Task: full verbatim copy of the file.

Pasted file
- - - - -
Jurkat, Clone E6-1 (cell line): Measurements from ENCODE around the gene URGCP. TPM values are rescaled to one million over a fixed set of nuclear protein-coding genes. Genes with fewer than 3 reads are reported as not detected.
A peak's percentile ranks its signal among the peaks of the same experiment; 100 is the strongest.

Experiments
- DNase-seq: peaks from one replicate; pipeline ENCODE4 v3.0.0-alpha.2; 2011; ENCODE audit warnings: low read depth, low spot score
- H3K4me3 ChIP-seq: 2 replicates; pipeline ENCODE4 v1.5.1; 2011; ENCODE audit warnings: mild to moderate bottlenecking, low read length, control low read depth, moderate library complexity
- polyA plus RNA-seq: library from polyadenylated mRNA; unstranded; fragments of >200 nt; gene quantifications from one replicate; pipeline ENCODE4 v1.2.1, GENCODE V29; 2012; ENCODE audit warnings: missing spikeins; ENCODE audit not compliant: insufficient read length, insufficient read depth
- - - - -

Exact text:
Jurkat, Clone E6-1 (cell line): Measurements from ENCODE around the gene URGCP. TPM values are rescaled to one million over a fixed set of nuclear protein-coding genes. Genes with fewer than 3 reads are reported as not detected.
A peak's percentile ranks its signal among the peaks of the same experiment; 100 is the strongest.

Experiments
- DNase-seq: peaks from one replicate; pipeline ENCODE4 v3.0.0-alpha.2; 2011; ENCODE audit warnings: low read depth, low spot score
- H3K4me3 ChIP-seq: 2 replicates; pipeline ENCODE4 v1.5.1; 2011; ENCODE audit warnings: mild to moderate bottlenecking, low read length, control low read depth, moderate library complexity
- polyA plus RNA-seq: library from polyadenylated mRNA; unstranded; fragments of >200 nt; gene quantifications from one replicate; pipeline ENCODE4 v1.2.1, GENCODE V29; 2012; ENCODE audit warnings: missing spikeins; ENCODE audit not compliant: insufficient read length, insufficient read depth